Economy

Fernández pension reform aims at ‘flattening the pyramid’

26th December 2019

By Martín Trombetta

Fernández pension reform aims at ‘flattening the pyramid’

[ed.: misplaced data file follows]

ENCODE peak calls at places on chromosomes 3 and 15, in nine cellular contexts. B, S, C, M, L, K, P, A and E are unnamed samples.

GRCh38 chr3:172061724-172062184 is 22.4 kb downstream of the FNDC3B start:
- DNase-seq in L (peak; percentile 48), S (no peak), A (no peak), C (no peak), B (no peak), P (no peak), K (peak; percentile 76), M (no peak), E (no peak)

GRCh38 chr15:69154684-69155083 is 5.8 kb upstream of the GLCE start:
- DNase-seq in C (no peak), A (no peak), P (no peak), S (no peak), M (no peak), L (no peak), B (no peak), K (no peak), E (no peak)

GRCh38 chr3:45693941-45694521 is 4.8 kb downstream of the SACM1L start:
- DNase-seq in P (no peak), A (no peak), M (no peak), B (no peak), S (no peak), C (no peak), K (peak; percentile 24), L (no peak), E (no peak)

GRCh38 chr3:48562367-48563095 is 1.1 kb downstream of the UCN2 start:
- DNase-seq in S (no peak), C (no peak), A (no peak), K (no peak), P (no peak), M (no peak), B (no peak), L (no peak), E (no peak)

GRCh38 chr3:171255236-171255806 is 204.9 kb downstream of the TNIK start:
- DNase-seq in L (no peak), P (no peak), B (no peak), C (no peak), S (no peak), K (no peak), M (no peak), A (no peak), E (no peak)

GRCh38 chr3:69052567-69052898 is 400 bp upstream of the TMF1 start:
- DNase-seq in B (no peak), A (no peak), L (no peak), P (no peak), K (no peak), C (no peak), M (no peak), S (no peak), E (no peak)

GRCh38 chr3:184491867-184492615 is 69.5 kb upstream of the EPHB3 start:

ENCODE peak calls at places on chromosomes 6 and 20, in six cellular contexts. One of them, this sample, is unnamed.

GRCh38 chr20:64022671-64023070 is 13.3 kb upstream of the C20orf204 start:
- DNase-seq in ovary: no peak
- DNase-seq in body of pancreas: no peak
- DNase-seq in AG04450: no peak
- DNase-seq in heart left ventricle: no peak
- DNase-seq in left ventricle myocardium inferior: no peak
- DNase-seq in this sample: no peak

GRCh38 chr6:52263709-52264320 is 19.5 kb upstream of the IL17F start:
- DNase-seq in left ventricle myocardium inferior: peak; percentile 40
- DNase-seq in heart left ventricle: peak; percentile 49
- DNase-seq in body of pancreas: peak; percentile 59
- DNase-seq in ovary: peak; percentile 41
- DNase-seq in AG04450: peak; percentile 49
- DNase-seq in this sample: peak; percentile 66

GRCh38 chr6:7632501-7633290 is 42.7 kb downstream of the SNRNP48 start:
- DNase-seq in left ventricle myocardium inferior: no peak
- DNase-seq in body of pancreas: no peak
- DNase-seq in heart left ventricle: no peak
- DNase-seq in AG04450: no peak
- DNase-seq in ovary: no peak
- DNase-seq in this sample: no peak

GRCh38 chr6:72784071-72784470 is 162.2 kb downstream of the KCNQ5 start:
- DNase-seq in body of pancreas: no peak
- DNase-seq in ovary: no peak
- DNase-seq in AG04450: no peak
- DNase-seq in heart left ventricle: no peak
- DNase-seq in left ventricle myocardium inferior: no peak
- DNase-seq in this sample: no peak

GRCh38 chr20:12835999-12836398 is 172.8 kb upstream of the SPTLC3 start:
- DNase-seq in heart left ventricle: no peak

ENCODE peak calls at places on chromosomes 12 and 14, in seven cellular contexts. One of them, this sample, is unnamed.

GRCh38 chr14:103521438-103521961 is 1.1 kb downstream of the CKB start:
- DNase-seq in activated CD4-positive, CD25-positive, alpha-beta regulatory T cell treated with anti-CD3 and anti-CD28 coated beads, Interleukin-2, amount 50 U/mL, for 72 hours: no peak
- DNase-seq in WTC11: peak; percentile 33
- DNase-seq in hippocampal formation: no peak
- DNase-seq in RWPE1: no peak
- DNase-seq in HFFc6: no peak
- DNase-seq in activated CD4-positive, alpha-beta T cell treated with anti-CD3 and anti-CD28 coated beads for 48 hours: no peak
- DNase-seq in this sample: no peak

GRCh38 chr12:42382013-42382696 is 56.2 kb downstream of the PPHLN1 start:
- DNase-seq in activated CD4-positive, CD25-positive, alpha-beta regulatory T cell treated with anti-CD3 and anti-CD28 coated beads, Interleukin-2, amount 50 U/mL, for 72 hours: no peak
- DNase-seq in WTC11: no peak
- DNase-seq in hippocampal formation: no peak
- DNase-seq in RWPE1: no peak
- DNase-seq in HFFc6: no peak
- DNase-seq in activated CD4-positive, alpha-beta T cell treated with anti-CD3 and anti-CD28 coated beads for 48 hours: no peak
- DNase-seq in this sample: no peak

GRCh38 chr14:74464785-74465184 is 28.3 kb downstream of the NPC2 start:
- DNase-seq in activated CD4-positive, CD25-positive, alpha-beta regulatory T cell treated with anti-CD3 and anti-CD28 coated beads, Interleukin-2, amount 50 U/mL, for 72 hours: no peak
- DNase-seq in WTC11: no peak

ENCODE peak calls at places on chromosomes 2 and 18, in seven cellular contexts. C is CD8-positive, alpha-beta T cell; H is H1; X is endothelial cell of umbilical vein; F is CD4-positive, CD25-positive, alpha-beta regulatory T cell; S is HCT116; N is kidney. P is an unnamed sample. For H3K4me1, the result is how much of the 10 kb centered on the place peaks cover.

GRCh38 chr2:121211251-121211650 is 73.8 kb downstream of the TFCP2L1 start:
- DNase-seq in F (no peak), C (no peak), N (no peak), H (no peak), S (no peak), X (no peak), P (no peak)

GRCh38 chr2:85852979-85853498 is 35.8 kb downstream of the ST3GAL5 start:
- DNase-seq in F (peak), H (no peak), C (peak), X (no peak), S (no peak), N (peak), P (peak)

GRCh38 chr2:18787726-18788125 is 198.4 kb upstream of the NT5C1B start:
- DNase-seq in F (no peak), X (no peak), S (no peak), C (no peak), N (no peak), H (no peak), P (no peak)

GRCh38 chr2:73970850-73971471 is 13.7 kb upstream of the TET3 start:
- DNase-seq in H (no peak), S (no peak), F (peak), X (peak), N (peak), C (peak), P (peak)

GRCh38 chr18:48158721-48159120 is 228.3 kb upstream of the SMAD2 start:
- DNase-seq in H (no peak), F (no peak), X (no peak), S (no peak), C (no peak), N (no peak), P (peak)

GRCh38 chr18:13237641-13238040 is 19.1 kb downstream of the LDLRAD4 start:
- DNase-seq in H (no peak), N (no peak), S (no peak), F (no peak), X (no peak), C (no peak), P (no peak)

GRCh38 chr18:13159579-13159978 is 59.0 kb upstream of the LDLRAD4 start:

The economic emergency bill passed last week in Congress carries important and controversial changes in the pension mobility regime, the system by which pensions and other social benefits (mainly, the Universal Child Allowance and family stipends) are adjusted quarterly to compensate for inflation. The measures are undoubtedly bold: the mobility regime imposed by Mauricio Macri’s 2017 reform has been suspended for the next six months, and hikes during that semester will be done at the discretion of the Executive.